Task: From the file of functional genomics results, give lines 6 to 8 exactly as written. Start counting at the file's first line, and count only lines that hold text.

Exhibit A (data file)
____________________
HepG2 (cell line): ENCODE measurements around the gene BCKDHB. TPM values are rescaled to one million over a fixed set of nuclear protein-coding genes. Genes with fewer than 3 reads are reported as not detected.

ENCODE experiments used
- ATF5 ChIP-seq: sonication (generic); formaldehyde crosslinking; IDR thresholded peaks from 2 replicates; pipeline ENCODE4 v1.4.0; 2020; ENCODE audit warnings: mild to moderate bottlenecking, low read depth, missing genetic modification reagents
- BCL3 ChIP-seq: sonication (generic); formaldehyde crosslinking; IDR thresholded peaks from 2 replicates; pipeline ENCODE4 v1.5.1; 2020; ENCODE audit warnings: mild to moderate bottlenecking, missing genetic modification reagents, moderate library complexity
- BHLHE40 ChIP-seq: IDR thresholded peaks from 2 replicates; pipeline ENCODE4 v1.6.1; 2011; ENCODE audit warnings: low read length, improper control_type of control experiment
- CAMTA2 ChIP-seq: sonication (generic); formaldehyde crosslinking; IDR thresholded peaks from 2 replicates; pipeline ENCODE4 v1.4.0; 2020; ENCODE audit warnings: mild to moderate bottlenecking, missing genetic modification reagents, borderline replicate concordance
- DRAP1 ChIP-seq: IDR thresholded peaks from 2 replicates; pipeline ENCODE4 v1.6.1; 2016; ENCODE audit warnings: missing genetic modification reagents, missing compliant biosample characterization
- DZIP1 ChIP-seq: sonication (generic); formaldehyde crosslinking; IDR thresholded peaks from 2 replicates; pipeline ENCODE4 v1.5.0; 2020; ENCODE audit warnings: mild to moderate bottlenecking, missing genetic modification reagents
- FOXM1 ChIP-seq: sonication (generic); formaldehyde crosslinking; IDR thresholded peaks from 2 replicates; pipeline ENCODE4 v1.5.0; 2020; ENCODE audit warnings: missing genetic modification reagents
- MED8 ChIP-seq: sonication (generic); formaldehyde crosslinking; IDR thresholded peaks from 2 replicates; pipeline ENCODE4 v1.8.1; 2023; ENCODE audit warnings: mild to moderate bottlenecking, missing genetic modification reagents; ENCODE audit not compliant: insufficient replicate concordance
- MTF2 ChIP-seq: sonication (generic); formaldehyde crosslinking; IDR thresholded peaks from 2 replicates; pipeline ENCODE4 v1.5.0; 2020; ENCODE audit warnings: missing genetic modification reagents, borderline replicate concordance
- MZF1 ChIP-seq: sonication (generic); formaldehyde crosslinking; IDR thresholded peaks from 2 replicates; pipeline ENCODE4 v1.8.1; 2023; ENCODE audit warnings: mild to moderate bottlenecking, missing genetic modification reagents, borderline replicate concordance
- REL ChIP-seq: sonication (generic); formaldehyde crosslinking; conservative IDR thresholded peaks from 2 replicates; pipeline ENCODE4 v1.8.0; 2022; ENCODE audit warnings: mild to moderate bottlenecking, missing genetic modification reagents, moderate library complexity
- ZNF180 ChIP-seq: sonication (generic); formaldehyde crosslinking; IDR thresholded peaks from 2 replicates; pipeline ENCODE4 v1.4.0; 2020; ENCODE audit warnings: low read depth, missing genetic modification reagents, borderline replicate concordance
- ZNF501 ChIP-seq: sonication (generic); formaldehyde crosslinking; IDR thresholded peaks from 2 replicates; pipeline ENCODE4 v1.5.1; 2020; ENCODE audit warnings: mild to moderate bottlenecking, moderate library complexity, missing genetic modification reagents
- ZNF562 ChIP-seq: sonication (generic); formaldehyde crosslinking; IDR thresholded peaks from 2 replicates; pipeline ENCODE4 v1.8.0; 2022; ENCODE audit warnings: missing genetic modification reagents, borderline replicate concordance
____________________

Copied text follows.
- CAMTA2 ChIP-seq: sonication (generic); formaldehyde crosslinking; IDR thresholded peaks from 2 replicates; pipeline ENCODE4 v1.4.0; 2020; ENCODE audit warnings: mild to moderate bottlenecking, missing genetic modification reagents, borderline replicate concordance
- DRAP1 ChIP-seq: IDR thresholded peaks from 2 replicates; pipeline ENCODE4 v1.6.1; 2016; ENCODE audit warnings: missing genetic modification reagents, missing compliant biosample characterization
- DZIP1 ChIP-seq: sonication (generic); formaldehyde crosslinking; IDR thresholded peaks from 2 replicates; pipeline ENCODE4 v1.5.0; 2020; ENCODE audit warnings: mild to moderate bottlenecking, missing genetic modification reagents